Commentaries / Commentary
I received word yesterday of the death of a dear friend's father; my friend was overcome with "what ifs" and "if onlys" and "I should haves." Even as my heart ached for her I could sense God's Father love surrounding her and His timeless reminder that although all might seem lost and broken, God's economy is not of this world. He is in the redemption and restoration business and therein lies our hope! Even in the midst of pain and suffering that is inevitable in our fallen world, the power that raised Christ from the dead lives in those who believe in Him and works in our circumstances for our ultimate good and for the good and perfect will of God.
In less than a week we, as a nation, will celebrate Memorial Day. For many it is the start of the summer season - boating and barbecues, graduations and new beginnings, and upcoming summer vacations. Here in the New England area, one breaks out the flip-flops and hoists the flag up along the edge of the perennial bed. I start planning the perfect spot to drink iced tea and start exposing pasty winter white skin to the sun. For others, Memorial Day is a day to remember the sacrifice of loved ones - those who have served their country and fallen in war; it is day where one can feel conflicting emotions ranging from pride to outrage at the course of our nation's involvement in both civil and world-wide conflict. It is a day to think of our country's heroes and we celebrate them in parades across the land; we raise the flag and salute the individuals who represent some of the best America has to offer.
Remembering and building memorials or "markers" has a long history. Throughout the Old Testament, God's people set up piles of stones to mark places of spiritual significance (see, for example, Genesis 28 or Joshua 4). What I think is especially significant is that these memorials were a physical reminder of God's tangible presence and work on His people's behalf in a moment of human history. The stones "marked the spot" where God had been faithful. But note that the people never dwelt in these places; we are not called to live in our pasts. We mark the spot and we move on; the stones serve as faith builders on our journey forward.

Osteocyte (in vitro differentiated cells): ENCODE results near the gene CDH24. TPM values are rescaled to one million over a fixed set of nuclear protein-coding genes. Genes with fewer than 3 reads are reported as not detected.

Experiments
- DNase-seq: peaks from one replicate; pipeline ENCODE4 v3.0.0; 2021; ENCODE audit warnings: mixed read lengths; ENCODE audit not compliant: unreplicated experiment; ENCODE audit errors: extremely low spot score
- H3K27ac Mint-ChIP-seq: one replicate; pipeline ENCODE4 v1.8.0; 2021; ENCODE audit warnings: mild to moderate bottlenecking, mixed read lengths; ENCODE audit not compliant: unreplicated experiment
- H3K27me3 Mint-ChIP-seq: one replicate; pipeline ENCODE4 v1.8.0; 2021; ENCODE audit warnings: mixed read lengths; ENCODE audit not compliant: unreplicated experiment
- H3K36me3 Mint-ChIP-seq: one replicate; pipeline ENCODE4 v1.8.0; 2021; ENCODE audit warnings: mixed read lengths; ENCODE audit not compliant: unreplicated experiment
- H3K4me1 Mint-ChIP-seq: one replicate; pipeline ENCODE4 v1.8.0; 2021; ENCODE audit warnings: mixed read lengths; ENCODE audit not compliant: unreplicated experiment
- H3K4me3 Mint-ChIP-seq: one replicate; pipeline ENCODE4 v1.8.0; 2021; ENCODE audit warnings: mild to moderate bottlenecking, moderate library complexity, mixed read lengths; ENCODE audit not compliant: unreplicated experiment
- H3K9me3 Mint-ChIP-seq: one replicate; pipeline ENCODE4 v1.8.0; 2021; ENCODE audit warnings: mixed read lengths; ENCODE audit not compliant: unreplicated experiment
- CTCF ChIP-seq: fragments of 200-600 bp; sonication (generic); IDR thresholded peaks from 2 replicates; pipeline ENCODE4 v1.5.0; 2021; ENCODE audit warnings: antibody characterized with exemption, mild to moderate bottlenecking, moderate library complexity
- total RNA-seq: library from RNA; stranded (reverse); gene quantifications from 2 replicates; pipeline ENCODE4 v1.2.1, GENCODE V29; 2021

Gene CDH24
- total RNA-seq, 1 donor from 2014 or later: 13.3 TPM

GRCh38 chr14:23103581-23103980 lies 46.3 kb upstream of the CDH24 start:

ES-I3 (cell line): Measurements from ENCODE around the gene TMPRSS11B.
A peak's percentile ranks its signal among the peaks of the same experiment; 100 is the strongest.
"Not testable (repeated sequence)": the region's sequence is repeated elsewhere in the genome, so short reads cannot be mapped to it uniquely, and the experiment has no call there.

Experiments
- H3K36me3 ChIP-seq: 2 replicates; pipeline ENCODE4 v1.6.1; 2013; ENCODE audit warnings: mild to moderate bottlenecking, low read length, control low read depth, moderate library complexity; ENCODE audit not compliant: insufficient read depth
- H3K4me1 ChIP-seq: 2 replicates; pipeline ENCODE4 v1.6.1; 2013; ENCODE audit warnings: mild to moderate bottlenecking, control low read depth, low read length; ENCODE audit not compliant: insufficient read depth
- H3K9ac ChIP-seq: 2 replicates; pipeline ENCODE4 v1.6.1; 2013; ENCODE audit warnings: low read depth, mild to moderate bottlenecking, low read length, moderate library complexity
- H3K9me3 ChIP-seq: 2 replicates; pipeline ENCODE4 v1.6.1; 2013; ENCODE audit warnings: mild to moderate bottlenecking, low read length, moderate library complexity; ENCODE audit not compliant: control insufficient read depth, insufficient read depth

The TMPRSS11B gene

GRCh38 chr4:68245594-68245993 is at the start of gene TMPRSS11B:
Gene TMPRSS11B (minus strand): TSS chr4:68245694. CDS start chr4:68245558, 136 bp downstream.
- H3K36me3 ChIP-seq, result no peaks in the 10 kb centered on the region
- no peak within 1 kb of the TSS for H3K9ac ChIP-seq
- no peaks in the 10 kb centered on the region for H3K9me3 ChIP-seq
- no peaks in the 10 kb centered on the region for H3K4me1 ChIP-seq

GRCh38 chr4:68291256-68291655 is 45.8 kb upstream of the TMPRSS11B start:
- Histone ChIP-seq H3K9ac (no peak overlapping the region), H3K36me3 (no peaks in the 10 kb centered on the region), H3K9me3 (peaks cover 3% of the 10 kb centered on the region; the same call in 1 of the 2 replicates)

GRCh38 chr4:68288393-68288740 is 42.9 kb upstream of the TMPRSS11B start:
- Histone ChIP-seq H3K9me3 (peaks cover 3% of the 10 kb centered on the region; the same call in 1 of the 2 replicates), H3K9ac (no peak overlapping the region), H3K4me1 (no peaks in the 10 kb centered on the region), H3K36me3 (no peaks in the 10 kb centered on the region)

Our God is outside of time; He is present in our pasts, present in the immediacy of the present, and present in our futures, and He has told us He will never leave nor forsake us. He has also told us that He makes all things new (Rev. 21:5, II Cor. 5:17) and this includes our past, present and future! So, on this Memorial Day, may we remember His faithfulness even in the midst of our pain and may we hold fast to His promises of redemption and restoration. Even though our earthly eyes may not perceive it, this does not change the fact that it is so!
This month we offer to you on our website a Memorial Day special that includes a 2003 Memorial Day sermon by Peter Marshall and a perpetual calendar with inspiring words to remember God's presence in our history every day of the year.
May we be faithful stewards of the good gifts God has entrusted to us as a nation and may He give us grace to remember and thank Him for His goodness and faithfulness to us as individuals.
Blessings and Happy Memorial Day!
Mary E. Marshall
President, Peter Marshall Ministries, Inc.
The late Rev. Peter Marshall (1940-2010) was a Presbyterian minister who for over forty years gained national recognition as a preacher on Christian growth and discipleship.
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